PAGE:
Campaign-Disclosure Win in Montana Has Big Implications


     HELENA, Mont. (CN) – A federal judge in Montana upheld the state’s campaign-finance reporting and disclosure laws late Monday, clearing the way for what could become a significant challenge to the U.S. Supreme Court’s Citizens United ruling.
     In his 53-page decision, Chief U.S. District Judge Dana Christensen systematically addressed each of the 23 claims brought by Montanans for Community Development. They claimed that Montana’s 2015 Disclose Act violated their First Amendment rights; Christensen disagreed, writing that the group “provides no explanation why the organization is incapable of complying with Montana’s disclosure requirements.”
     Neither of the group’s attorneys, James Bopp Jr. nor Anita Milanovic returned telephone calls seeking comment Tuesday afternoon. But Jonathan Motl, Montana’s commissioner on political practices and one of the defendants in the lawsuit, is thrilled with the decision.
     “It was very workman-like the way he went through it. The judge literally went through every allegation and came up with specific reasons why it wasn’t valid,” Motl said. “We fully expect this will be appealed to the Ninth Circuit and potentially wind up all the way to the U.S. Supreme Court. But this was a thorough decision. I would much rather be defending it at the Ninth than attacking it.”
     Other defendants included Montana Attorney General Tim Fox and Leo Gallagher, the Lewis and Clark County Attorney where the lawsuit was filed.
     Montanans for Community Development calls itself an “issue advocacy organization” that was formed to promote and encourage policies that create jobs, and claimed it wasn’t affiliated with any political party or committee. But the group has only formally met once since first organizing in October 2013, and didn’t have any members, telephone numbers, email addresses or even a website.
     The crux of the group’s argument is that it wanted to send “mailers” about various issues to Montana voters within a 60-day window of the 2014 election, including the names of candidates running for office. They said the mailers would be “educational” and not advocate voting for or against a candidate.
     Under Montana’s Disclosure Act, however, the group still needed to declare itself a political action committee and report its income and disclose contributors. But the group claimed that would have a “chilling” effect on its First Amendment rights, and in its 2014 lawsuit challenged the constitutionality of the act and said it was too burdensome to be undertaken.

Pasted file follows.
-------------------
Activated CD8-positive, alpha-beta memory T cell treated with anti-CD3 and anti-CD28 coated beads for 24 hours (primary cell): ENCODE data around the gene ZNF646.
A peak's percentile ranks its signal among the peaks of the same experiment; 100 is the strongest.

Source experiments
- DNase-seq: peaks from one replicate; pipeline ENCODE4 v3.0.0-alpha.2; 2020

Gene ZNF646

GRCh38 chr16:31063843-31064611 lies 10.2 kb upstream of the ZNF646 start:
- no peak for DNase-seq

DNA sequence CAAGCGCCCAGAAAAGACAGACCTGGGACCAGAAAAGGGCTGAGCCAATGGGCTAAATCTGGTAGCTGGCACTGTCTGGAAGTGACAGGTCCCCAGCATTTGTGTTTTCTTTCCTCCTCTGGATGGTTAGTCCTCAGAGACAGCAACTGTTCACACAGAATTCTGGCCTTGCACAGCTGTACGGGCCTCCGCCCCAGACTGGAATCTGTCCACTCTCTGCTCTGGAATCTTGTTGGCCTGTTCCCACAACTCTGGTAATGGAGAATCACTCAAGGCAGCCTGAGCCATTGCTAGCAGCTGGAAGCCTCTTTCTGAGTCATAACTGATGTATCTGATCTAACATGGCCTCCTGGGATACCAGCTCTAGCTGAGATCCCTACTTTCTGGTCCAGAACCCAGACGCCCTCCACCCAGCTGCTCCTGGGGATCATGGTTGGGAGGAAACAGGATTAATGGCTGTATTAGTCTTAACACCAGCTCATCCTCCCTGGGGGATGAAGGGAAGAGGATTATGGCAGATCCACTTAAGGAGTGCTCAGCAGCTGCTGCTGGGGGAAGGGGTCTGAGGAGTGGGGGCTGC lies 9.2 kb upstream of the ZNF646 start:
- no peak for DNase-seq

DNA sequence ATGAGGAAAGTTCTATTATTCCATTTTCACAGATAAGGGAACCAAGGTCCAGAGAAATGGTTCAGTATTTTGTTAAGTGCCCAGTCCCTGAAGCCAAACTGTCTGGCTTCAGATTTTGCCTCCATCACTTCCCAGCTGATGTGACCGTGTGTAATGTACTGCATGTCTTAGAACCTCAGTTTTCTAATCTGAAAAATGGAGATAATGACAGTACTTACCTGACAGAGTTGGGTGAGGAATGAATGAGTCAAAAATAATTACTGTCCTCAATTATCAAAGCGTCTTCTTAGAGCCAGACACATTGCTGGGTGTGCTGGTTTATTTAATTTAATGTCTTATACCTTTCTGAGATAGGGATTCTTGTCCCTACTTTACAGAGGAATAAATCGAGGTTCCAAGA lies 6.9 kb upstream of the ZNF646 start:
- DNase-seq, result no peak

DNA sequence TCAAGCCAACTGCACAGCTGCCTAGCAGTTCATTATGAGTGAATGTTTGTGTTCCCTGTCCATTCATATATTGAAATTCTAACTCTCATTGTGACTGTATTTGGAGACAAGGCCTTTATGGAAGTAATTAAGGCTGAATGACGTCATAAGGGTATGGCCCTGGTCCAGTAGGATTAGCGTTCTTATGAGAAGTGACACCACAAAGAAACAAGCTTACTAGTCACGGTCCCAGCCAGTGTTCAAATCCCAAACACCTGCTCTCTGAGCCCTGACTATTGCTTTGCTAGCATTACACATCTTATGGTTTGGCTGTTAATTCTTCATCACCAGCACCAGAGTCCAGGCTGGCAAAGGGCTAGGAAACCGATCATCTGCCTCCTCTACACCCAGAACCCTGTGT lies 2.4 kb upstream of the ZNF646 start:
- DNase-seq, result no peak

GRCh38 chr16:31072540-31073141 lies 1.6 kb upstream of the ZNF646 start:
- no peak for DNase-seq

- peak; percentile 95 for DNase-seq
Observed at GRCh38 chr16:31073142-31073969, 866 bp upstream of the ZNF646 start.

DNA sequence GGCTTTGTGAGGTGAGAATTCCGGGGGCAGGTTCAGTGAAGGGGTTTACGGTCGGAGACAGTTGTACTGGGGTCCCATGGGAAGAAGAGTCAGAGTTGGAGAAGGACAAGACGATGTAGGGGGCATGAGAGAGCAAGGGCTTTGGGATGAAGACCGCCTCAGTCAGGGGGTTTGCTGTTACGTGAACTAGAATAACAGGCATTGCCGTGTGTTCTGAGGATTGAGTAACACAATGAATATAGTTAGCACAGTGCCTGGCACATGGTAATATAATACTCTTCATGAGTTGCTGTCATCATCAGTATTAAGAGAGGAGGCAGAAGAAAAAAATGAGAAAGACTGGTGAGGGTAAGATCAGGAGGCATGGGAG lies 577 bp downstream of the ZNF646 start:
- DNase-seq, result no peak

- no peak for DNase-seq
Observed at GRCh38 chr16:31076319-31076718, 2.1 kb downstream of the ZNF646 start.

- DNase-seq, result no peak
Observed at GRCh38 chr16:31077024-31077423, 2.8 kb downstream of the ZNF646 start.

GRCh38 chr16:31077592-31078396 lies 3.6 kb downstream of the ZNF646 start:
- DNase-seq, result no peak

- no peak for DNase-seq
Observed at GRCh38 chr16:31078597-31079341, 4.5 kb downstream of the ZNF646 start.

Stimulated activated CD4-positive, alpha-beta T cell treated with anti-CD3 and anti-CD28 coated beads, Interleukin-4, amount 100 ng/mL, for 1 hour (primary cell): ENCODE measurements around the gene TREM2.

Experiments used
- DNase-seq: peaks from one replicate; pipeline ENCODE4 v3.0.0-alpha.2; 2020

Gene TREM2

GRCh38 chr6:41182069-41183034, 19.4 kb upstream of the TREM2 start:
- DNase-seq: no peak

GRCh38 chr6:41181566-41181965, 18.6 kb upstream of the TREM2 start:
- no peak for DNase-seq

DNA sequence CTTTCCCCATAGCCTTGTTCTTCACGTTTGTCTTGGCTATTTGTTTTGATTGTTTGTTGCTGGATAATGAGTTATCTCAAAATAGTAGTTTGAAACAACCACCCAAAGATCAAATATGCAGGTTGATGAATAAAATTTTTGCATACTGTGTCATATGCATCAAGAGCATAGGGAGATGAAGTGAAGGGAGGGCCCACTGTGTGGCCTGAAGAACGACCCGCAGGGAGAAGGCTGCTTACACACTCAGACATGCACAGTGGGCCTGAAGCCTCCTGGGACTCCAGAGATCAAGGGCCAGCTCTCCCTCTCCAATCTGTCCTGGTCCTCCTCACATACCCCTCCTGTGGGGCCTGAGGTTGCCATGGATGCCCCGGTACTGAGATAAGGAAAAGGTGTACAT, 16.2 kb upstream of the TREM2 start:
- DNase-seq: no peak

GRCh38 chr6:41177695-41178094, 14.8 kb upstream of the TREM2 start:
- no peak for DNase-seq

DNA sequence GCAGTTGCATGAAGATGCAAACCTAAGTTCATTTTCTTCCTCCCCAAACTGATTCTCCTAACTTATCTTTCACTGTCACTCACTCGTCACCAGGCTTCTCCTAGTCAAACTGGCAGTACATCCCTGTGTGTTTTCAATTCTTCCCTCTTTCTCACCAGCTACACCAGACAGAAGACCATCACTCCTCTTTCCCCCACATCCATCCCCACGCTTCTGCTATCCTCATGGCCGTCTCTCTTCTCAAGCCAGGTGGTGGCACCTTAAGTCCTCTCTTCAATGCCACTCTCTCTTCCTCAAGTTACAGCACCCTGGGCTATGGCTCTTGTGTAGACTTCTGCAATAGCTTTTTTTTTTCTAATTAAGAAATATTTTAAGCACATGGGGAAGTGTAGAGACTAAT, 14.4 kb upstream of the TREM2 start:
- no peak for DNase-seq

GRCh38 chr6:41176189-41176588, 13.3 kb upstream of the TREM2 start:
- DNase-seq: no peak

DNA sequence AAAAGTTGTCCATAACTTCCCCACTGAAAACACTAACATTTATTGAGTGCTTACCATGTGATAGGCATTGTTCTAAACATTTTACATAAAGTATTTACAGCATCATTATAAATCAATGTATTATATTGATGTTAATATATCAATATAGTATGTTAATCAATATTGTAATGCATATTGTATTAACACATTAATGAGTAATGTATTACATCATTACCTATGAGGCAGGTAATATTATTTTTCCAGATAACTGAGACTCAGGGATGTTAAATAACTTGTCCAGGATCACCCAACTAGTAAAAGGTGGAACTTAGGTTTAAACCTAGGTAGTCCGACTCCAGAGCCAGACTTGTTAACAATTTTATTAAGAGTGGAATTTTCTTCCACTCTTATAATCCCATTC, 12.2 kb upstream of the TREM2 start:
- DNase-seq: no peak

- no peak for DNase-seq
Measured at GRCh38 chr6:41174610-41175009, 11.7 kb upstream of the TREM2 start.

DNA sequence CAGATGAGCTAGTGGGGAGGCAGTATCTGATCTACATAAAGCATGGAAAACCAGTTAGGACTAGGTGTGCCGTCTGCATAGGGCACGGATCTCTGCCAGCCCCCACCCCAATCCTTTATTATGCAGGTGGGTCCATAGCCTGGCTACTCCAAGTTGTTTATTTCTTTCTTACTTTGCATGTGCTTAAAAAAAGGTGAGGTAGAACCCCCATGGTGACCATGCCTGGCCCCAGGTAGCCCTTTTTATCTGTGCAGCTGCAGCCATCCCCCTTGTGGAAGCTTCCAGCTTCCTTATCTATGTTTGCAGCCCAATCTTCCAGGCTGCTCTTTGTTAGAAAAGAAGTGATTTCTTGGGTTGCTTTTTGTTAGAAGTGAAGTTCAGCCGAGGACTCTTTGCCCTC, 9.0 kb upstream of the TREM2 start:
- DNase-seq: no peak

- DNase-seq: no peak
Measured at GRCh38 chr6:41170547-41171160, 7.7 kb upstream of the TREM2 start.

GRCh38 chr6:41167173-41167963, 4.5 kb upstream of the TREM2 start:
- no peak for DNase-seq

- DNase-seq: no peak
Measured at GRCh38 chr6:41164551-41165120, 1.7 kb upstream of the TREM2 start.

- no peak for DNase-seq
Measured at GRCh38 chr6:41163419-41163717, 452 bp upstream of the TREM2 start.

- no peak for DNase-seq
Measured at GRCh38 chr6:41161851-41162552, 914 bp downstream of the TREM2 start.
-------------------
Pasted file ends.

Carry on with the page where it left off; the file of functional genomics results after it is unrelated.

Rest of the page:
Christensen disagreed, noting that it would take a mere 10 minutes to fill out the form to register as a political action committee. The group only had to list its treasurer or contact person, a brief description of the committee type and purpose, a list of the names of candidates identified by expenditure and the name and address of their bank.
     “Repeated reporting reflects the reality of election expenditures and contributions. Political committees are constantly making new expenditures and receiving contributions. It is common sense that in order to inform the electorate, these events must be reported on a continual and timely basis,” Christensen wrote.
     Motl stressed the simplicity of complying with Montana’s law.
     “They’re simply being asked to report and disclose,” Motl said. “The judge agreed that that’s measurable and not an infringement on your freedom of speech.”
     Montanans have deep-seated opposition to undisclosed campaign finance expenditures, with a history that goes back to when industrial “Copper King” William Clark bought a U.S. Senate seat in 1899 by bribing state legislators with envelopes of $1,000 bills.
     Clark’s plan initially worked, until the Senate learned of the bribery and refused to seat him. The escapade led to the 17th Amendment, which took the task of choosing U.S. senators from state legislators and gave it to the people.

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